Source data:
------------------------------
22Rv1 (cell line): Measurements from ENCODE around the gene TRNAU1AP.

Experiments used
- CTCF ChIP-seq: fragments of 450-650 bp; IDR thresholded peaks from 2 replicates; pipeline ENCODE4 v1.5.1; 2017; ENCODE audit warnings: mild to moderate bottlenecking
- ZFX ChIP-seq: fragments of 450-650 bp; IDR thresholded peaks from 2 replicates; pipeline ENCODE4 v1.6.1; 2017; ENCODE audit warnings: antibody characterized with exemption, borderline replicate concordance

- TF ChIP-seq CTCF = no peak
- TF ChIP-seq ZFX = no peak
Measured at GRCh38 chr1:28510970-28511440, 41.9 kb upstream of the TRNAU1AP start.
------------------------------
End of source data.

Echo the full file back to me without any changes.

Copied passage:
22Rv1 (cell line): Measurements from ENCODE around the gene TRNAU1AP.

Experiments used
- CTCF ChIP-seq: fragments of 450-650 bp; IDR thresholded peaks from 2 replicates; pipeline ENCODE4 v1.5.1; 2017; ENCODE audit warnings: mild to moderate bottlenecking
- ZFX ChIP-seq: fragments of 450-650 bp; IDR thresholded peaks from 2 replicates; pipeline ENCODE4 v1.6.1; 2017; ENCODE audit warnings: antibody characterized with exemption, borderline replicate concordance

- TF ChIP-seq CTCF = no peak
- TF ChIP-seq ZFX = no peak
Measured at GRCh38 chr1:28510970-28511440, 41.9 kb upstream of the TRNAU1AP start.